Referential Cohesion in the Narratives of Spanish-Speaking Children A Developmental Study Research Article
Research Article  |   June 01, 1993
Referential Cohesion in the Narratives of Spanish-Speaking Children
 
Author Affiliations & Notes
  • Vera F. Gutierrez-Clellen
    San Diego State University San Diego, CA
  • Lourdes Heinrichs-Ramos
    San Diego State University San Diego, CA
  • Contact author: Vera F. Gutierrez-Clellen, PhD, Department of Communicative Disorders, College of Health and Human Sen/ices, San Diego State University, San Diego, CA 92182.
Article Information
Cultural & Linguistic Diversity / Speech, Voice & Prosody / Language / Research Articles
Research Article   |   June 01, 1993
Referential Cohesion in the Narratives of Spanish-Speaking Children
Journal of Speech, Language, and Hearing Research, June 1993, Vol. 36, 559-567. doi:10.1044/jshr.3603.559
History: Received June 8, 1992 , Accepted November 25, 1992
 
Journal of Speech, Language, and Hearing Research, June 1993, Vol. 36, 559-567. doi:10.1044/jshr.3603.559
History: Received June 8, 1992; Accepted November 25, 1992

Forty-six Spanish-speaking children, ages 4, 6, and 8 years, were shown a short silent film and asked to tell the investigator what happened in the movie. All narratives were audiotaped and transcribed for analysis. The development of referential cohesion was examined based on the referential devices the children used to indicate characters, props, and places in their narratives and on their overall referential accuracy. The results demonstrated an increase in the use of elliptical reference to refer to places in stories, an increase in appropriate phrases, and a decrease in ambiguities and additions as children got older. Language-specific factors in the use of reference and individual differences in the achievement of referential cohesion are discussed.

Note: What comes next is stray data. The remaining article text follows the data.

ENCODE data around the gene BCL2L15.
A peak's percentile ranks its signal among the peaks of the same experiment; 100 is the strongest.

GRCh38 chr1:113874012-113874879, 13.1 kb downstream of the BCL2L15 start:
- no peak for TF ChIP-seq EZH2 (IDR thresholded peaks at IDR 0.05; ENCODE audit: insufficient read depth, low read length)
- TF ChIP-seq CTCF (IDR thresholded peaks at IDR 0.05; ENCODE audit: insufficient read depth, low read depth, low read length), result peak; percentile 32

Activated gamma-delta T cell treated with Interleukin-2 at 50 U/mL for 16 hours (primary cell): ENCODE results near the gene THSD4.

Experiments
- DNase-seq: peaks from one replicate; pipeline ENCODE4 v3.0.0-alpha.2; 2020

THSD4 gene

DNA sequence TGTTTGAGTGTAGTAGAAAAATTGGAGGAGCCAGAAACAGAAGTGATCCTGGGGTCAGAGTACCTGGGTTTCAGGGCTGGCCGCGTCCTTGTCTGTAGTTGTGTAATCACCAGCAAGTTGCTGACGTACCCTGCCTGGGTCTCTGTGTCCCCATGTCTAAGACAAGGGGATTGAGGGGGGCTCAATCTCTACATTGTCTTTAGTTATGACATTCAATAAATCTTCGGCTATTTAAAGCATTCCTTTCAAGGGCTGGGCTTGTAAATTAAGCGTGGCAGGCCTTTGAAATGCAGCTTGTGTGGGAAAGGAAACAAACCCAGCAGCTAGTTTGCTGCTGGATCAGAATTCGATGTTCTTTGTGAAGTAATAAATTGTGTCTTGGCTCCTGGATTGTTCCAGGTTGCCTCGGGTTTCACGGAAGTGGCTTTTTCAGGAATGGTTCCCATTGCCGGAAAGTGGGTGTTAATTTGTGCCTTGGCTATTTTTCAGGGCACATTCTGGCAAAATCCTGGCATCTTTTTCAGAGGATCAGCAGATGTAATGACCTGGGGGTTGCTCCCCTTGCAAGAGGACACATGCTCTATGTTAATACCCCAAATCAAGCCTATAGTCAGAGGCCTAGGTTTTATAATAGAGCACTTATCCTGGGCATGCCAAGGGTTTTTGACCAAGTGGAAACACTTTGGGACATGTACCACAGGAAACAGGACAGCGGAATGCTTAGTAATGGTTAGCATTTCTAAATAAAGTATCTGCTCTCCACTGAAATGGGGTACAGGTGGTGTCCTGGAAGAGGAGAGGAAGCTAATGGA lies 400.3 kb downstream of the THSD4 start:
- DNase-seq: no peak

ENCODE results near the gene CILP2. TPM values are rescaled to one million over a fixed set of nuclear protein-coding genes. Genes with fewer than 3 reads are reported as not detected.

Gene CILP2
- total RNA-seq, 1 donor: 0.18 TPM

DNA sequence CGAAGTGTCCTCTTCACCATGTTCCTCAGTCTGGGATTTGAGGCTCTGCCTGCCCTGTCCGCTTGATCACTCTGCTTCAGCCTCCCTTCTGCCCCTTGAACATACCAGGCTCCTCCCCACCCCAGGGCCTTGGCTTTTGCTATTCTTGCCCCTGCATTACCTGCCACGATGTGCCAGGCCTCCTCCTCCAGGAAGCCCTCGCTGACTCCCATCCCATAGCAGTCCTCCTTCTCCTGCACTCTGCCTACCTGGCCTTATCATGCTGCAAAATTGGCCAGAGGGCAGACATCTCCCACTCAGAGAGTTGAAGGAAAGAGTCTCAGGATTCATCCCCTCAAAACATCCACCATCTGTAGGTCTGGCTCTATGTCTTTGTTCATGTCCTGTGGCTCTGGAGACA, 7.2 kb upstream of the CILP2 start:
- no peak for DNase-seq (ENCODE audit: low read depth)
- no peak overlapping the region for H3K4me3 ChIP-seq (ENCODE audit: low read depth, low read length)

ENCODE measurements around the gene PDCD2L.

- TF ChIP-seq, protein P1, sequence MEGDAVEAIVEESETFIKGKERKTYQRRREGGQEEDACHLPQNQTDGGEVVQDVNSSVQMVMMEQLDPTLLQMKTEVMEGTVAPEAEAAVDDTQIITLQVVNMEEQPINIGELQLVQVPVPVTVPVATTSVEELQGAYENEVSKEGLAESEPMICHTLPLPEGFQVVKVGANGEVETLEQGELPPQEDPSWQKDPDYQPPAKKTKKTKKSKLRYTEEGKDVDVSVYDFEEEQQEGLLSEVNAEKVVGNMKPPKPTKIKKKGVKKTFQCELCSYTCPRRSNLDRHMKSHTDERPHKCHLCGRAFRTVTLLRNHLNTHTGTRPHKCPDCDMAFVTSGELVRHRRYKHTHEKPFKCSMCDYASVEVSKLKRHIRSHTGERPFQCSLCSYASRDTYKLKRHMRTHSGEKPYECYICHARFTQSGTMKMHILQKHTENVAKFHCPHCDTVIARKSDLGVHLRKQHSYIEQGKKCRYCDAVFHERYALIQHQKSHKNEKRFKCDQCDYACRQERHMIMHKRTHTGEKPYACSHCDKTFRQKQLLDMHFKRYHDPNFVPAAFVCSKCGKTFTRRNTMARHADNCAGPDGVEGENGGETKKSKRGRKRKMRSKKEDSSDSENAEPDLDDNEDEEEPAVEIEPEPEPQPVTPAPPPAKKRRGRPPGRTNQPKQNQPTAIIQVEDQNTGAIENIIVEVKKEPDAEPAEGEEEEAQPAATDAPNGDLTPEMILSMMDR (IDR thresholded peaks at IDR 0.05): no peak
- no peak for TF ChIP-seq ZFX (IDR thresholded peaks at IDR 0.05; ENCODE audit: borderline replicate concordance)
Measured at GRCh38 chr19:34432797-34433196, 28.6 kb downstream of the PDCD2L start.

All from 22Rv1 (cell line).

Acknowledgments
The research described was part of a larger investigation initiated in the course of the first author’s doctoral studies. This work was supported, in part, by a U.S. Department of Education, Bilingual Education Doctoral Fellowship Award G008300757 from Temple University. The authors wish to acknowledge partial funding support for data analysis and manuscript preparation from San Diego State University. We are grateful to Donna Thai and Rosemary Quinn for their editorial comments on earlier drafts of this manuscript; Aquiles Iglesias, Jose Jimenez, and Mary Frazier for their support with data collection; and to the principals, teachers, parents, and children who cooperated in this endeavor.
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